Graffiti cleanup makes Westchester Square shine

Graffiti Free NYC workers place biodegradable chemical over graffiti and use pressurized water to remove the paint and preserve the buildings in Westchester Square.

Westchester Square continues its revitalization, as New York City agencies stepped in to assist with the much-needed graffiti clean up on Wednesday, October 22 at 9 a.m.

Councilman James Vacca had been receiving calls and concerns from locals in the area regarding the Square’s deterioration. Vacca contacted the Mayor’s Office for help.

“The Square is especially susceptible because of so many young people that come by here,” said Vacca.  “We want to keep this Square as graffiti-free as possible.”

Vacca’s office sent in 21 permission slips from Westchester Square businesses seeking graffiti removal from their property.  Property owners, or authorized representatives, must fill out this waiver, available online through, in order for the city to take action at no cost to the owner.

“As every local resident and every local shopper knows, graffiti can make a safe, vibrant neighborhood look like something else altogether,” noted Vacca.  “If we want Westchester Square to attract new shoppers and new stores, we need to make sure it looks clean and inviting.”

The Community Affairs Unit, an agency that serves as the direct link between the Mayor’s office and designated communities throughout the five boroughs, is geared to improving neighborhood problems and occurrences to help improve the quality of life.  Once contacted by Vacca, the CAU took immediate action.

One of the many programs offered under the CAU, is Graffiti Free NYC.  This program operates 23 trucks, with new technology for the graffiti removal. 

“I am grateful to the Mayor’s Office for making their trucks available to my community,” noted Vacca, “and I Look forward to addressing other areas of my district in the future.”

The program not only paints over the graffiti, but for areas needing to be preserved, such as brick buildings, a biodegradable chemical is thoroughly brushed over the graffiti site.  After 10 minutes, the trucks are brought in to spray a regulated temperature and pressurized water to completely remove all graffiti, without damage to the building.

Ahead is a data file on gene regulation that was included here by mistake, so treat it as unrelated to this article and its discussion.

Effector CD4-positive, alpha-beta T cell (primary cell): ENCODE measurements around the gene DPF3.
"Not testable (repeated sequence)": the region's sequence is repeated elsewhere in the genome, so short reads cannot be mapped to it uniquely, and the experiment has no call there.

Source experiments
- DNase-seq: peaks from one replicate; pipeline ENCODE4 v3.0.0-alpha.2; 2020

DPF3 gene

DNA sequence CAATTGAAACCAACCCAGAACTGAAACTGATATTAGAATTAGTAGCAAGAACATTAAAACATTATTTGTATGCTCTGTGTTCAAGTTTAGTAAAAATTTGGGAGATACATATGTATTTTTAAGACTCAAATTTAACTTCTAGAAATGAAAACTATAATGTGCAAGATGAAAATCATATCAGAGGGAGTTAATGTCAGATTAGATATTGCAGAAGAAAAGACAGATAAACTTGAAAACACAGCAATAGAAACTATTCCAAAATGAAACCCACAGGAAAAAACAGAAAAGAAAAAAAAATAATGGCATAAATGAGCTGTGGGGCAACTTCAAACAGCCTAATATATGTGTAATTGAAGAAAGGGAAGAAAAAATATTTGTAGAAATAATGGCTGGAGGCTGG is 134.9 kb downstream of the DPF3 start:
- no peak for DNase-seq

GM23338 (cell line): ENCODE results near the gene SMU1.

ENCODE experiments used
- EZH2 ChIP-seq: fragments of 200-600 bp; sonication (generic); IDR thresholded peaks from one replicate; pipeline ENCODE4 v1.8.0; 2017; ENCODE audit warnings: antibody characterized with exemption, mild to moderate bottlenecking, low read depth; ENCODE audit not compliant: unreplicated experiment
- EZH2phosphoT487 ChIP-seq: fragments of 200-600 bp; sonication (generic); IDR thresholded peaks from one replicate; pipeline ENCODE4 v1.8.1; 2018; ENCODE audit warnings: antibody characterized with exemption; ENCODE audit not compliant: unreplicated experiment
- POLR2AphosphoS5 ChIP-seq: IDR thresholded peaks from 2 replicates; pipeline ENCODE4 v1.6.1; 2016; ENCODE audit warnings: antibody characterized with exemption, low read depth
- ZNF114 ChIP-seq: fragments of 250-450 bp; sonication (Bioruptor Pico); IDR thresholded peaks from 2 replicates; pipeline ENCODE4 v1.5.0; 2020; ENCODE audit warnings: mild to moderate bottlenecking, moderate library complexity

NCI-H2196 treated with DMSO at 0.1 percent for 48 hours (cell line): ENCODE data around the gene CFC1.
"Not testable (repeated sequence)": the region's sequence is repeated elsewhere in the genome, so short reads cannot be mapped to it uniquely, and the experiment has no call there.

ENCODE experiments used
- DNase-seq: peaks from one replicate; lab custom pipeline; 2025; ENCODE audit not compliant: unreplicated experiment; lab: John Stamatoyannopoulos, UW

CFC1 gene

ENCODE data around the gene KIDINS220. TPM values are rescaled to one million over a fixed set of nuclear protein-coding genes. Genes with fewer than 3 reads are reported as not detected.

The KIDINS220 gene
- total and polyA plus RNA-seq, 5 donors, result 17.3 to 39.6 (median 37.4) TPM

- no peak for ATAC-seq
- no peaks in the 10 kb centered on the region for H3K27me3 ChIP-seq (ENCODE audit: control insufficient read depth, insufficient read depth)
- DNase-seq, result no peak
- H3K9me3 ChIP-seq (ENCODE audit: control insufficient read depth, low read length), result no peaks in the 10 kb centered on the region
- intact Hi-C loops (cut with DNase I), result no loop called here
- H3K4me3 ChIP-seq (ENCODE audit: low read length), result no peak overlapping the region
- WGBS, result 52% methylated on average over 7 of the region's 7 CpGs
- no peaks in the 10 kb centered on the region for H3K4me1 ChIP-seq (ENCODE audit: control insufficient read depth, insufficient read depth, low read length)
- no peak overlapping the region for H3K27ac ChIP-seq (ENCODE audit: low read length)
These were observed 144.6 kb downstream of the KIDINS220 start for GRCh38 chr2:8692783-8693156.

“Today we are going to hit it with hot water at about 200 degrees,” said Carlos Lassalle, field director of Graffiti Free NYC, “we can’t use too much pressure or it will damage the brick.  If it was a painted wall we just paint right over it, but with the natural brick we want to remove it as naturally as possible.”

The graffiti clean up began in the lot adjacent to Pisacano Eye Surgery, at 2590 Frisby Avenue, a shared lot where the walls were covered in both new and old graffiti.

“I am so delighted for this, the graffiti obviously makes a terrible impression on our patients and the neighborhood.  It is a sign of deterioration and discourages people,” said Evelyn Bay, practice administrator at Pisacano Eye Surgery.  “We try to remain vigilant about our building, this is a shared lot and the graffiti on it has become a quality of life issue.”

The clean up continued throughout the day, serving as just one part of the grander idea to continue improvement and revitalization of this area.

“The Westchester Square Merchants Association has been pretty active for the last year,” said John Bonizio, president of the association.  “We are in the process of establishing a business improvement district. By this time next year the Westchester Square community will be a different place, and this clean up is part of it.”

Anyone wishing to report graffiti is urged to call 311 and keep track of each complaint number.

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